Amino acids in the environment of Saccharomyces cerevisiae can transcriptionally activate a third of the amino acid permease genes through a signal that originates from the interaction between the extracellular amino acids and an integral plasma membrane protein, Ssy1p. Two plasma membrane-associated proteins, Ptr3p and Ssy5p, participate in the sensing, which results in cleavage of the transcription factors Stp1p and Stp2p, removing 10 kDa of the N terminus of each of them. This confers the transcription factors with the ability to gain access to the nucleus and activate transcription of amino acid permease genes. To extend our understanding of the role of Ptr3p and Ssy5p in this amino acid sensing process, we have isolated constitutive gain-of-function mutants in these two components by using a genetic screening in which potassium uptake is made dependent on amino acid signaling. Mutants which exhibit inducer-independent processing of Stp1p and activation of the amino acid permease gene AGP1 were obtained. For each component of the SPS complex, constitutive signaling by a mutant allele depended on the presence of wild-type alleles of the other two components. Despite the signaling in the absence of inducer, the processing of Stp1p was more complete in the presence of inducer. Dose response assays showed that the median effective concentration for Stp1p processing in the mutant cells was decreased; i.e., a lower inducer concentration is needed for signaling in the mutant cells. These results suggest that the three sensor components interact intimately in a complex rather than in separate reactions and support the notion that the three components function as a complex.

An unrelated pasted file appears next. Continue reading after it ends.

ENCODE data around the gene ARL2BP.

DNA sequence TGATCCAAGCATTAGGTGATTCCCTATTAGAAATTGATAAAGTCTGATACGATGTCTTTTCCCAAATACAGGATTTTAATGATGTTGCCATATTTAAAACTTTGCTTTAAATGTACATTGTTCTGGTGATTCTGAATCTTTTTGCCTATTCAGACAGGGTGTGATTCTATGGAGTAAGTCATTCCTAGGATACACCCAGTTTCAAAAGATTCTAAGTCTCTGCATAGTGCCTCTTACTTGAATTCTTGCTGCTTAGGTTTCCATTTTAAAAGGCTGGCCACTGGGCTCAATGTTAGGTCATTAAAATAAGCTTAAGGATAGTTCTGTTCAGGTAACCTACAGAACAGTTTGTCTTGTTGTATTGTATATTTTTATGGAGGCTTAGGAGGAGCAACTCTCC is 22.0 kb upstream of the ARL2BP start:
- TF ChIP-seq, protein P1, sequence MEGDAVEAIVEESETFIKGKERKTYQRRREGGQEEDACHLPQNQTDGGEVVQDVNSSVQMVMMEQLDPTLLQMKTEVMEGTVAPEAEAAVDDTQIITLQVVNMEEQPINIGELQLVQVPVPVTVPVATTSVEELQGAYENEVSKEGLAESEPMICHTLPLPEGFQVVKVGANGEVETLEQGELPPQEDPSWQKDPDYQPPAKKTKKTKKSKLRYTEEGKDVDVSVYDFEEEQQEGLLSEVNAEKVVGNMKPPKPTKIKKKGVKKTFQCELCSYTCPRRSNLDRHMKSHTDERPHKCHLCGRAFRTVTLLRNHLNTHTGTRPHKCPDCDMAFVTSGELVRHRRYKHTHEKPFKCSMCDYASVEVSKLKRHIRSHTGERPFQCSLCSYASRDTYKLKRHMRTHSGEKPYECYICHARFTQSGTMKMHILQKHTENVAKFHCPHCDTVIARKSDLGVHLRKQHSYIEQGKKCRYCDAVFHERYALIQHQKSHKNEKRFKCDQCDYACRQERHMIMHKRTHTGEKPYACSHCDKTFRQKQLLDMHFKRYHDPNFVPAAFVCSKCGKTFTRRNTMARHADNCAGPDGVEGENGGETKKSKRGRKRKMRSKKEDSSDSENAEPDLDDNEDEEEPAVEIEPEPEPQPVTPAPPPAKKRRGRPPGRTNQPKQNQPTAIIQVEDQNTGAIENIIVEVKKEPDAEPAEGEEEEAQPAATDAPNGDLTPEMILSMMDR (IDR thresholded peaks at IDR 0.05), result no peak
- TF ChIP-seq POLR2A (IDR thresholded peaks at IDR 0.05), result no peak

ASJC Scopus subject areas
- Molecular Biology